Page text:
A Lot or a Little?
What you will—and won't—find in this TV show.
Never give up on your dreams. Hard work pays off.
Positive Role Models
Brooklyn and Malibu have great respect for friendship. The girls persevere towards their performing arts dreams, though they sometimes are deceptive to get what they want.
Brooklyn is a young Black female lead character, and even takes on the iconic name Barbie Roberts. Rafa is a Latino fashion-forward character who infuses Spanish words into his speech. Brooklyn's parents are godparents to children who have two dads. Brooklyn's mom is Black and an airline pilot.
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Products & Purchases
Brooklyn and Malibu wear outfits and accessories that their dolls that are sold in stores wear. Other items that are sold in the Barbie franchise -- like the Barbie camper and even muffin pans from the Barbie Dreamhouse -- are included in the show.
Parents Need to Know
Parents need to know that Barbie: It Takes Two is a TV series based on the movie Barbie: Big City Big Dreams. In it, Barbie "Malibu" Roberts (America Young) and Barbie "Brooklyn" Roberts (Tatiana Varria) are chasing their musical dreams as students at the Handler School of Performing Arts. The show promotes positive messages about going after dreams, working hard, and persevering in the face of obstacles. Malibu and Brooklyn are mostly admirable characters who are driven and loyal to their friendship. That said, they sometimes resort to deception to get what they want. For example, they hoodwink their parents when moving out of their summer dorm room and mislead a judge in an audition. The show has a racially diverse cast and acknowledges that families come in all shapes and sizes.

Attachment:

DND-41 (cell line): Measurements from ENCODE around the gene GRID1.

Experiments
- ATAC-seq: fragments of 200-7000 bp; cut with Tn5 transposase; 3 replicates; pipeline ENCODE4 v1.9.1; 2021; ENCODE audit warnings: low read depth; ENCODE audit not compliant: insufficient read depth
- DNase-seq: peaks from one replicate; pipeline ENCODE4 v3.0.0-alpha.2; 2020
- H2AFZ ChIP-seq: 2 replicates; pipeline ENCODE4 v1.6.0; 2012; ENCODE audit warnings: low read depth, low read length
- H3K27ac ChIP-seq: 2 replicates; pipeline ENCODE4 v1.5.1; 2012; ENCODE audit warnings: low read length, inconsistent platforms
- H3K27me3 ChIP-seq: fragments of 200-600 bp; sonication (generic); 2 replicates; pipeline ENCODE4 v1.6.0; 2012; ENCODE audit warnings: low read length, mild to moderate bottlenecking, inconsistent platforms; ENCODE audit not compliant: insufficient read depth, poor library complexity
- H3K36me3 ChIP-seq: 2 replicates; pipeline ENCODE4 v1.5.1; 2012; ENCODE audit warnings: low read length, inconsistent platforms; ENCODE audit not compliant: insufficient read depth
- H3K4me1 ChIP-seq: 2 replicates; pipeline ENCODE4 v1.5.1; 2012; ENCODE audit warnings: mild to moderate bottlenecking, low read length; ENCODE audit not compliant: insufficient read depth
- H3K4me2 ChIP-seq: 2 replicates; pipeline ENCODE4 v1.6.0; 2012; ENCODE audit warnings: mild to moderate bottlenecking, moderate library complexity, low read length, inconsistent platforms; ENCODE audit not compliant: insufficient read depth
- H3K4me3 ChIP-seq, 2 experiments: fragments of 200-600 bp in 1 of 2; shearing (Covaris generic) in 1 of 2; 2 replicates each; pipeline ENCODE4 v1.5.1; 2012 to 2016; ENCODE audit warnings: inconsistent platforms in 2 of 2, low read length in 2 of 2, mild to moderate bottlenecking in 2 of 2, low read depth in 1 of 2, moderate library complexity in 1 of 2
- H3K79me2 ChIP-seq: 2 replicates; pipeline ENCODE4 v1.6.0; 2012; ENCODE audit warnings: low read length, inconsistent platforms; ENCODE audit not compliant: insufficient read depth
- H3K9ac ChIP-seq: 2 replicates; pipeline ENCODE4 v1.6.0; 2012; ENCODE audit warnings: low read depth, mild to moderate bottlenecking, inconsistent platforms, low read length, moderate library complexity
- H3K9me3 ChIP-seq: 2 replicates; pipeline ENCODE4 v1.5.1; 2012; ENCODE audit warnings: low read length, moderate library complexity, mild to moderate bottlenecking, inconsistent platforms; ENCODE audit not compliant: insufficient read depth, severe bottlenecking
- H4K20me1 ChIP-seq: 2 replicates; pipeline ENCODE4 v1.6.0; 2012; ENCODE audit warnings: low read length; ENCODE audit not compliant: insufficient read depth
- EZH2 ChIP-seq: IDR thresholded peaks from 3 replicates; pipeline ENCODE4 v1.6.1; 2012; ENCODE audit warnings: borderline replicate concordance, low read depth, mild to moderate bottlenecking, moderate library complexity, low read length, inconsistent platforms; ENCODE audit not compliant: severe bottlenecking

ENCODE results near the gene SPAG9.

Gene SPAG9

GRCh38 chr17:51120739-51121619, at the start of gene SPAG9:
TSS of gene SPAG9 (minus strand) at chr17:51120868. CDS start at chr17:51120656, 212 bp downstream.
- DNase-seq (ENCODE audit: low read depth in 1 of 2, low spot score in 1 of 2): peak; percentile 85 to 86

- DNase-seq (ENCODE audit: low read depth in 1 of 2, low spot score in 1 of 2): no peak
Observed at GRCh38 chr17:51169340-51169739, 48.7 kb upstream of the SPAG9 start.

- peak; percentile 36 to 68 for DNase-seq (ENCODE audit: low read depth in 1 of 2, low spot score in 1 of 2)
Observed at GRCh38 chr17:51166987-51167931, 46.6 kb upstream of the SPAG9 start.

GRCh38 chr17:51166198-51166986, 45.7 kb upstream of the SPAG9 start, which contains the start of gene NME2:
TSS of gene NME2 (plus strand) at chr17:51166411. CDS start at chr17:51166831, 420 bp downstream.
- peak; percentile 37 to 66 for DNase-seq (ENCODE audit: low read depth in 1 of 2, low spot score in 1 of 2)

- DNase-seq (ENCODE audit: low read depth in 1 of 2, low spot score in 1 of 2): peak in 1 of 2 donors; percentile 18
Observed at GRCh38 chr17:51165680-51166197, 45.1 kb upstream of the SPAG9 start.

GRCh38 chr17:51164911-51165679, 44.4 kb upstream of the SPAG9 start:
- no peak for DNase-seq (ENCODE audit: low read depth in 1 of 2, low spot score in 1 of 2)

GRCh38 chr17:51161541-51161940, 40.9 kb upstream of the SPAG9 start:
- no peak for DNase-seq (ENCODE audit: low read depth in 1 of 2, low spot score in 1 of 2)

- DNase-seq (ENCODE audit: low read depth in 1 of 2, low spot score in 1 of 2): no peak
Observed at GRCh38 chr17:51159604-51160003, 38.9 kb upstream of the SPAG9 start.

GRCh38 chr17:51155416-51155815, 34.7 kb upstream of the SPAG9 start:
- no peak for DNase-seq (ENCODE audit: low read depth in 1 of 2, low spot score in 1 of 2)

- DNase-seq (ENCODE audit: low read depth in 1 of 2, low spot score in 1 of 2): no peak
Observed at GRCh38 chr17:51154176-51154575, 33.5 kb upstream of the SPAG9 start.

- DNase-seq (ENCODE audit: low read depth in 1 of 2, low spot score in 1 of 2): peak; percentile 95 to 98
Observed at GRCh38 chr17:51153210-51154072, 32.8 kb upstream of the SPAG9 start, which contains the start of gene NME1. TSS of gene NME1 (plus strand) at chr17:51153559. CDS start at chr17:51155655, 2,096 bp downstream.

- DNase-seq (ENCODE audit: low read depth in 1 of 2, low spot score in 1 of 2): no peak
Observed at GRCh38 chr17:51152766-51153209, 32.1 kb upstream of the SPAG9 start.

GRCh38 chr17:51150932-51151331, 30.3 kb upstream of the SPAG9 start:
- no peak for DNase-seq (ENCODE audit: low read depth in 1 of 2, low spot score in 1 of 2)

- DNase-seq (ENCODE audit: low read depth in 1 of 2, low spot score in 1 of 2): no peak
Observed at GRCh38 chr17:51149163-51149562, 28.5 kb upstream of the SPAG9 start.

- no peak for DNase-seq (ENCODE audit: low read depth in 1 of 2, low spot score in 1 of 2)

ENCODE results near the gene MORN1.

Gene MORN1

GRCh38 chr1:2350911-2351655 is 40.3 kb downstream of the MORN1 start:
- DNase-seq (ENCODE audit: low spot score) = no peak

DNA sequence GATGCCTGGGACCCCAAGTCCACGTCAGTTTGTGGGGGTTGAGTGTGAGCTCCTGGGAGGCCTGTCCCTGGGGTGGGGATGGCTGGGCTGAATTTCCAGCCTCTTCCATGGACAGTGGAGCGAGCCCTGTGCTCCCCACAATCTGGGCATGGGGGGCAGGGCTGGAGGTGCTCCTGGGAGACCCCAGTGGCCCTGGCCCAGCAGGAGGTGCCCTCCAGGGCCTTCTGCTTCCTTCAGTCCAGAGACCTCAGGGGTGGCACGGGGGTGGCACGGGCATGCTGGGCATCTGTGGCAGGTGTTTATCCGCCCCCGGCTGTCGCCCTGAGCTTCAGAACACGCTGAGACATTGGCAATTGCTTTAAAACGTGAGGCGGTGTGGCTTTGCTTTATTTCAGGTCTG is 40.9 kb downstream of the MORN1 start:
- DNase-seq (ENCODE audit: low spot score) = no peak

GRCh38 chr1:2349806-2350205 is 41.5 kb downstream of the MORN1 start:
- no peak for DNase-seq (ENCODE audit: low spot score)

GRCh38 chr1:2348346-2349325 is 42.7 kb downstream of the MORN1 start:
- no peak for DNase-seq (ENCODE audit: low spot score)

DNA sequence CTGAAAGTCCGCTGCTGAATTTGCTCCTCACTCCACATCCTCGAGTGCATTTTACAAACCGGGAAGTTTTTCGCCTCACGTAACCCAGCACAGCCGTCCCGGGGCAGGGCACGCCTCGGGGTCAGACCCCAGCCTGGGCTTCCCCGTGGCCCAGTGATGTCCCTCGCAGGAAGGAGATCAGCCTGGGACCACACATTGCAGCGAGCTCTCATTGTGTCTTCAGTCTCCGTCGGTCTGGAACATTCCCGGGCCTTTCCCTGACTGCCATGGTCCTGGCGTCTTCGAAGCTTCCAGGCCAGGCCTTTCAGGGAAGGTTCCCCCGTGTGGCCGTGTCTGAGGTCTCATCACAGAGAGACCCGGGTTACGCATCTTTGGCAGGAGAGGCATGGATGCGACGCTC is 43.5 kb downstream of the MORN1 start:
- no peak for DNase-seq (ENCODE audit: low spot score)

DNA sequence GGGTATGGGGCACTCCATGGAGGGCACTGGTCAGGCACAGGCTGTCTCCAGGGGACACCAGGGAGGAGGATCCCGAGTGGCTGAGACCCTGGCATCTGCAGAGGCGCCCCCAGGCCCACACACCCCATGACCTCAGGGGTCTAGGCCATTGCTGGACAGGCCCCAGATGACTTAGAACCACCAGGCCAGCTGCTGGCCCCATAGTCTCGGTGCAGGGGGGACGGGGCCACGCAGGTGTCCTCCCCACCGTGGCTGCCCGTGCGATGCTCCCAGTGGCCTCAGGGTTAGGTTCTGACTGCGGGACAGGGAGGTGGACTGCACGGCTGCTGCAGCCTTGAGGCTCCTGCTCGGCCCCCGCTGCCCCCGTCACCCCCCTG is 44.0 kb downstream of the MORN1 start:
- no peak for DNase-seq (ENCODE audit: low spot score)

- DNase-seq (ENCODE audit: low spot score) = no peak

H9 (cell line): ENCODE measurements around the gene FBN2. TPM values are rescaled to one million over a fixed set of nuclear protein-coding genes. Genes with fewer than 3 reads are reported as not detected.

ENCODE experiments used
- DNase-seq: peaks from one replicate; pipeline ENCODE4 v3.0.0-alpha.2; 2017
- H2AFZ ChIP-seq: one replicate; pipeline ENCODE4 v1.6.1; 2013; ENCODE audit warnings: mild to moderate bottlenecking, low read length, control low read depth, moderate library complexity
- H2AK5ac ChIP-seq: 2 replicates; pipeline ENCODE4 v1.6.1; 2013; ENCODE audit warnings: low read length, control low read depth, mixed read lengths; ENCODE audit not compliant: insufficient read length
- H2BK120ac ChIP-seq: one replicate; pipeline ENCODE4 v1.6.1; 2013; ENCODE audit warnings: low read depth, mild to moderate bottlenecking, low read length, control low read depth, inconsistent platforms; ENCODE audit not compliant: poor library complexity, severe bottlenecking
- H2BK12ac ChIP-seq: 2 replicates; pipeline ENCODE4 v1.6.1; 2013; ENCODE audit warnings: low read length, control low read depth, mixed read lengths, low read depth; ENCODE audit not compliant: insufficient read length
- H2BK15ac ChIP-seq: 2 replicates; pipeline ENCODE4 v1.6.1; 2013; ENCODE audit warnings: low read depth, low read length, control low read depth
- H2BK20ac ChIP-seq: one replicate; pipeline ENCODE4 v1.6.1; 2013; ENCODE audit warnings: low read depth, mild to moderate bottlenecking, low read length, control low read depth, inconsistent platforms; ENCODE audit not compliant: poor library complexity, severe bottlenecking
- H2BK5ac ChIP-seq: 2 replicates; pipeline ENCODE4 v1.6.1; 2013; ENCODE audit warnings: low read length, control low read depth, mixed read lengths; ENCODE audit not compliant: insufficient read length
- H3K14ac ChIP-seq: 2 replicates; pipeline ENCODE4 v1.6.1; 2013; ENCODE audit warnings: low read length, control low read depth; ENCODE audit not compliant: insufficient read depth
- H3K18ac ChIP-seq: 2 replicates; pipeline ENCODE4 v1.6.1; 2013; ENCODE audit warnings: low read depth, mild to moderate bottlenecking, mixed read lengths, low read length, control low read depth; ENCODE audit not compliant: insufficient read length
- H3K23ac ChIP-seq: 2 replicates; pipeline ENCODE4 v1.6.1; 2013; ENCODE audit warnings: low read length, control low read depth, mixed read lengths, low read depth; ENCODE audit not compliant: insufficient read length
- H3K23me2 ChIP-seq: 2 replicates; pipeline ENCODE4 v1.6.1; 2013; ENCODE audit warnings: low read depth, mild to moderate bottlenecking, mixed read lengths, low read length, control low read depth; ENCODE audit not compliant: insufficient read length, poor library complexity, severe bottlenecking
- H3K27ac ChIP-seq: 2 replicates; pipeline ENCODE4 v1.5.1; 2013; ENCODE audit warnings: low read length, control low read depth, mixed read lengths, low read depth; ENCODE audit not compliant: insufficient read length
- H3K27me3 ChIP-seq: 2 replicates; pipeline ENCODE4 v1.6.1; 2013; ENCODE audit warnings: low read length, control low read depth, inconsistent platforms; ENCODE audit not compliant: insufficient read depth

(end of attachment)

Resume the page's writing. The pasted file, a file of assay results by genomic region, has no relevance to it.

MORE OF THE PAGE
Is It Any Good?
Barbie fans who fell in love with the Malibu/Brooklyn dynamic duo in Barbie: Big City Big Dreams will be eager to binge this fun, musical show. Barbie: It Takes Two continues the girls' journeys towards pop stardom with upbeat music, bright colors, and a dramatic plot. Young kids can tune in and will likely enjoy, but there may be some content related to the performing arts that goes over their heads. As with most Barbie shows and movies, parents should be mindful that their little ones may ask to expand their Barbie collections after watching.
Did we miss something on diversity?
Research shows a connection between kids' healthy self-esteem and positive portrayals in media. That's why we've added a new "Diverse Representations" section to our reviews that will be rolling out on an ongoing basis. You can help us help kids by suggesting a diversity update.